It’s true that in life, you get what you expect


 Unobtrusively make sure that your boss always knows all about your work.

Photo credit: Samuel Muigai | Nation Media Group

It’s a curious fact, but people have a tendency to behave the way we expect them to. Even when our expectations aren’t actually true.

Psychologists first became aware of this while studying teachers. They told them that some of their pupils were potentially talented when actually they’d been chosen at random and were exactly the same as the rest of the class. But a year later, their IQ had significantly increased!

That was because the teachers were giving them more attention and were more positive and encouraging towards them.

The same thing’s been seen in online dating. Incompatible couples who’re told they’re a match flirt more, are friendlier, and surprisingly successful together.

It’s also why you thrive if you surround yourself with people who believe in you. And why toxic people can have such a devastating effect on your life.

You can even play the same trick on yourself. Like by believing that hard work will make you more capable. Not listening to people with negative opinions. Being persistent in the face of difficulties. And focusing on reasons why you’re going to succeed.

So, surround yourself with great people. Treat yourself like those ‘talented’ pupils. Believe in yourself even if nobody else does. And then you will succeed.

The same techniques can help you to handle people you don’t get along with. Just be pleasant, detached, and brief. That’s what you want from them, so behave like that toward them. Be nice, never angry, and never emotional. Always remain calm, and keep your interactions as short as possible.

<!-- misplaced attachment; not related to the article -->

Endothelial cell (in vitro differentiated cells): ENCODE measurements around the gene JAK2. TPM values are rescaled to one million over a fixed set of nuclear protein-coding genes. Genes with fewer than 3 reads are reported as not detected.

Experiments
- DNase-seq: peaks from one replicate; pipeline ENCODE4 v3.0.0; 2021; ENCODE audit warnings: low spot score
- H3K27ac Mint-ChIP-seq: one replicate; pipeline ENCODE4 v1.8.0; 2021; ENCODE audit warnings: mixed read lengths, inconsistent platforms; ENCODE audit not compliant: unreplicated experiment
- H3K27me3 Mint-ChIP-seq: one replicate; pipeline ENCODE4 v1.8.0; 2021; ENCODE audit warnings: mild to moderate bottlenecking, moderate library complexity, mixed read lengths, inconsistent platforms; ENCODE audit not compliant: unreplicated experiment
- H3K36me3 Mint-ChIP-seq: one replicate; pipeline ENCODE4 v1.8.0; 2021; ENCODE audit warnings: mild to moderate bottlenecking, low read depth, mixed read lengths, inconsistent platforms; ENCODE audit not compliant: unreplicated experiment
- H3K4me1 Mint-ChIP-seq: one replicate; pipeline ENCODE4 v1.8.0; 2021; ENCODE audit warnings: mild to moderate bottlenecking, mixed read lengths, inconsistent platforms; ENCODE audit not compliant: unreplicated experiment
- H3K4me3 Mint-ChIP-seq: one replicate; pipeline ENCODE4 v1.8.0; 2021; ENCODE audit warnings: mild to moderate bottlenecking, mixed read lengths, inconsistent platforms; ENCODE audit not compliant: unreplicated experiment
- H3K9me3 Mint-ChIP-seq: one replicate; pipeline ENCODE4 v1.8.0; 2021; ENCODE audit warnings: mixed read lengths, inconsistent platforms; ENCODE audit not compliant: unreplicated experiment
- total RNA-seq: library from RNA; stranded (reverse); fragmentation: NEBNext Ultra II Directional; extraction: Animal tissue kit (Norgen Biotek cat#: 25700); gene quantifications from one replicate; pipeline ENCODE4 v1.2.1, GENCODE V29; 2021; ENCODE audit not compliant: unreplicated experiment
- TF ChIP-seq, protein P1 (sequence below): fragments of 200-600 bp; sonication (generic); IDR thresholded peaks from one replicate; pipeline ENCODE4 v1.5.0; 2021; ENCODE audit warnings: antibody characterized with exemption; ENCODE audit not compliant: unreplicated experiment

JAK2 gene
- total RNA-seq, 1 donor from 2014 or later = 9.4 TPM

As they start being a little easier to cope with, start behaving as if they like you! Be obliging, and meet their reasonable requests promptly and courteously. Give vague answers if a request is inappropriate. Tell them nothing about your personal life, and make just the smallest of small talk. Like the weather and traffic. Set boundaries by learning to say no nicely. Maintain a neutral tone of voice, so you’re seen as resolute but not aggressive.

In other words, teach them how to treat you.

You can exploit this approach further so that people begin to see you as a manager at work. Never raise your voice. Share just enough about yourself to create a bond between you and your colleagues. Smile infrequently but genuinely, make good eye contact, and have a relaxed and confident posture and manner. Unobtrusively make sure that your boss always knows all about your work. Be as courteous to juniors as you are to your boss.

Follow your organisation’s dress code plus 10 percent, so you’ll fit in and yet be noticed. Listen closely and show that you’re receptive to everyone’s thoughts. Demonstrate your values to people by the questions you ask rather than the instructions you give.

Above all, be genuinely interested in everyone, so they in turn take an interest in you. And soon they’ll start to treat you as if your career’s going to prosper. Which it will!